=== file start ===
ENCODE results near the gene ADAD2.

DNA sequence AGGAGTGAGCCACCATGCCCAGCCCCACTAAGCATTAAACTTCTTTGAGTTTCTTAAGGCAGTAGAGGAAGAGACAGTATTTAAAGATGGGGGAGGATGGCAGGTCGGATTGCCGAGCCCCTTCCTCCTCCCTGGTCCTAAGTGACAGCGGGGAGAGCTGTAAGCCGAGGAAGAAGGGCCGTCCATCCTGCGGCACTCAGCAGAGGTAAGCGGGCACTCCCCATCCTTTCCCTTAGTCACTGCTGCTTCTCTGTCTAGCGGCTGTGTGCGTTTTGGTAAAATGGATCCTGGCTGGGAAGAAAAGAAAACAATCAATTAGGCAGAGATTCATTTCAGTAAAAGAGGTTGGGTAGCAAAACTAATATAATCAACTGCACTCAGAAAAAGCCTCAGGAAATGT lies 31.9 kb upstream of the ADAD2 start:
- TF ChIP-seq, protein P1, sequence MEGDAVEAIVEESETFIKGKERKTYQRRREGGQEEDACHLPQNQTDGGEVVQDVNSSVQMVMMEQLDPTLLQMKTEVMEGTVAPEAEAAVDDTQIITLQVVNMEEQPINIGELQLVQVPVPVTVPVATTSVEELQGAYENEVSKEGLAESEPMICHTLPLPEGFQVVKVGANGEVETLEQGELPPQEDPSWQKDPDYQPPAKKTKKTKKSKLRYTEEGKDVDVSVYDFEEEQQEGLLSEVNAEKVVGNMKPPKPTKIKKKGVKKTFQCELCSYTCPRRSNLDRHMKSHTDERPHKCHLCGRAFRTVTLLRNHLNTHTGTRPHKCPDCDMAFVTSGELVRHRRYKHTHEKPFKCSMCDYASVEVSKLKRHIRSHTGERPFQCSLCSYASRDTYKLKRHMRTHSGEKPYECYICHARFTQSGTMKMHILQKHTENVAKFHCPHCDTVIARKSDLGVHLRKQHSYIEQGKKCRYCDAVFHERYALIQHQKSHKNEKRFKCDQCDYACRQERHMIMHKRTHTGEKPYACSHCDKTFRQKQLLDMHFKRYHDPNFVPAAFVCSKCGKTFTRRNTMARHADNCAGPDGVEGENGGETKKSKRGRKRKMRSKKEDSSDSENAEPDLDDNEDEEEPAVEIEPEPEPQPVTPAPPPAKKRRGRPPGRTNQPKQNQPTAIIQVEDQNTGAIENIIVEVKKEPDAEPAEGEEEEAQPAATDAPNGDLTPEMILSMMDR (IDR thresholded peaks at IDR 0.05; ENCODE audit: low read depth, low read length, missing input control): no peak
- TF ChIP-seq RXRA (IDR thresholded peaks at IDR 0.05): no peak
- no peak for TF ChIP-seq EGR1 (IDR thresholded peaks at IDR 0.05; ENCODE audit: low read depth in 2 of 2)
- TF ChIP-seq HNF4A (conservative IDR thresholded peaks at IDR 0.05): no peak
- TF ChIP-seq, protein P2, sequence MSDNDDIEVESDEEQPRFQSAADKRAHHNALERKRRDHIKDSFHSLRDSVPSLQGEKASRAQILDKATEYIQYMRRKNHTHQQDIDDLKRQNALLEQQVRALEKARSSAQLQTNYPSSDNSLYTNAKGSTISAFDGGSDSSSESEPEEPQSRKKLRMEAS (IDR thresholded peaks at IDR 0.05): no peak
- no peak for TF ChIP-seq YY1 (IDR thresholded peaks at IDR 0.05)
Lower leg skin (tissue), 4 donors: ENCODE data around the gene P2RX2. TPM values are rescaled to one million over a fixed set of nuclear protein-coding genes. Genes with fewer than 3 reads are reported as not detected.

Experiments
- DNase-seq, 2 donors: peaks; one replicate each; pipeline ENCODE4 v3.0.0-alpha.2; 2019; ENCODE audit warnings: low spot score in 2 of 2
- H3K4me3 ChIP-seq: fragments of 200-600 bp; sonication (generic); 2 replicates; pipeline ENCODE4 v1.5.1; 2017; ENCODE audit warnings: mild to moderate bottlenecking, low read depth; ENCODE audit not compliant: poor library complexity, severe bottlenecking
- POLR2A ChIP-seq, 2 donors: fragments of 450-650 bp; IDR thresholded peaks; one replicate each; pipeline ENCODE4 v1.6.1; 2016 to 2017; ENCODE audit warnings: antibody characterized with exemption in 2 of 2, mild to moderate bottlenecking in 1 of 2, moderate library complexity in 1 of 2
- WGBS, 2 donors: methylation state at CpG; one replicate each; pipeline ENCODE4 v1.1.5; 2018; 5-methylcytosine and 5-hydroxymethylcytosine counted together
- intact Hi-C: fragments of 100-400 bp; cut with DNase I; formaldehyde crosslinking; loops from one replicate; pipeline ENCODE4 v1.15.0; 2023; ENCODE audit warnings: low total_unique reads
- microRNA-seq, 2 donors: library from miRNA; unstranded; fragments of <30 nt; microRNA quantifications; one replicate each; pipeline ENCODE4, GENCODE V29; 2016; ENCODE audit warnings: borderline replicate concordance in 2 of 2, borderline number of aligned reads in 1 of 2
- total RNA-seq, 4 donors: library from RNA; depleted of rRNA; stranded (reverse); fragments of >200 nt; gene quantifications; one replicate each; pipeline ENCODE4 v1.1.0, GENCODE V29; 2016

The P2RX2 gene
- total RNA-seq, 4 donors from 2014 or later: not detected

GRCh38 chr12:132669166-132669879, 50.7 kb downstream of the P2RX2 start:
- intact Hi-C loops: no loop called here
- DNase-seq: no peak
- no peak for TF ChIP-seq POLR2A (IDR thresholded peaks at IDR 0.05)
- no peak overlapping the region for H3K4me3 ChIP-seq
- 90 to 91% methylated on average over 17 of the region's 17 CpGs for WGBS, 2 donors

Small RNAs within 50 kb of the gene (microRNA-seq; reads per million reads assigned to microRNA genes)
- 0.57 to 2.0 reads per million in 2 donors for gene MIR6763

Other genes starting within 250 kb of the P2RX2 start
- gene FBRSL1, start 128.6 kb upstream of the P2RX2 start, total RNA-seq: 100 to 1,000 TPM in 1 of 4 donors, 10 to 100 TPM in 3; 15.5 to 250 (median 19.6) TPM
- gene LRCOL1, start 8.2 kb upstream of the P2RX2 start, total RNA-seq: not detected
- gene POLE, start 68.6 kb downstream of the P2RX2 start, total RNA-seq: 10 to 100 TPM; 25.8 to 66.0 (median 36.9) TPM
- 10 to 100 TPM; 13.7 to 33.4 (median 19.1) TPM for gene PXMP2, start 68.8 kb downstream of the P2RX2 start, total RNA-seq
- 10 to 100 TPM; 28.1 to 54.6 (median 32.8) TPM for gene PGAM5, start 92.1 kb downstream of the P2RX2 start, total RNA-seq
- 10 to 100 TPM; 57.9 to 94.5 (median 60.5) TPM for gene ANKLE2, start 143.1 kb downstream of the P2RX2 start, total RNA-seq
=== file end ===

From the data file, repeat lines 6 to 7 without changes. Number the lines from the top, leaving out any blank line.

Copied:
- TF ChIP-seq HNF4A (conservative IDR thresholded peaks at IDR 0.05): no peak
- TF ChIP-seq, protein P2, sequence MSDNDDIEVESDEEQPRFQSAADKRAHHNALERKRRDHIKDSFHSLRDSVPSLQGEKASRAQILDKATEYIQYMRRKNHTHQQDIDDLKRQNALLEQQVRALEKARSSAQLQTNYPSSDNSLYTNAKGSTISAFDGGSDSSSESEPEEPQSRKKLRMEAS (IDR thresholded peaks at IDR 0.05): no peak